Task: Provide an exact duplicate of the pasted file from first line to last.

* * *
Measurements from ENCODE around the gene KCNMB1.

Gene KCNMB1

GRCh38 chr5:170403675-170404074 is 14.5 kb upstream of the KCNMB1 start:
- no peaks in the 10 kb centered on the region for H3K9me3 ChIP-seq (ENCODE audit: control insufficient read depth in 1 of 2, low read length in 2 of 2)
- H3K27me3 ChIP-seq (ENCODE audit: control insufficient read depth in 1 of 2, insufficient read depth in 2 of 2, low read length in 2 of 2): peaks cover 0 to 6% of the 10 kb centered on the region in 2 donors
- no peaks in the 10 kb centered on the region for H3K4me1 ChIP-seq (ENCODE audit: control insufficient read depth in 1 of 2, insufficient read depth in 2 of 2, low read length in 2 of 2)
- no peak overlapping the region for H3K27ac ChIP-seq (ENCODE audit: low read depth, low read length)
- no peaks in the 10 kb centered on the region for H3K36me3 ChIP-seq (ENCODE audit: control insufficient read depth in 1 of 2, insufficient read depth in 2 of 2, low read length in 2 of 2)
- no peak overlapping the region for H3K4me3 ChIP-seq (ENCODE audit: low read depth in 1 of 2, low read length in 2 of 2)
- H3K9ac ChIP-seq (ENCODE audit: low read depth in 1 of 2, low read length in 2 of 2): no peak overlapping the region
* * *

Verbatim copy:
Measurements from ENCODE around the gene KCNMB1.

Gene KCNMB1

GRCh38 chr5:170403675-170404074 is 14.5 kb upstream of the KCNMB1 start:
- no peaks in the 10 kb centered on the region for H3K9me3 ChIP-seq (ENCODE audit: control insufficient read depth in 1 of 2, low read length in 2 of 2)
- H3K27me3 ChIP-seq (ENCODE audit: control insufficient read depth in 1 of 2, insufficient read depth in 2 of 2, low read length in 2 of 2): peaks cover 0 to 6% of the 10 kb centered on the region in 2 donors
- no peaks in the 10 kb centered on the region for H3K4me1 ChIP-seq (ENCODE audit: control insufficient read depth in 1 of 2, insufficient read depth in 2 of 2, low read length in 2 of 2)
- no peak overlapping the region for H3K27ac ChIP-seq (ENCODE audit: low read depth, low read length)
- no peaks in the 10 kb centered on the region for H3K36me3 ChIP-seq (ENCODE audit: control insufficient read depth in 1 of 2, insufficient read depth in 2 of 2, low read length in 2 of 2)
- no peak overlapping the region for H3K4me3 ChIP-seq (ENCODE audit: low read depth in 1 of 2, low read length in 2 of 2)
- H3K9ac ChIP-seq (ENCODE audit: low read depth in 1 of 2, low read length in 2 of 2): no peak overlapping the region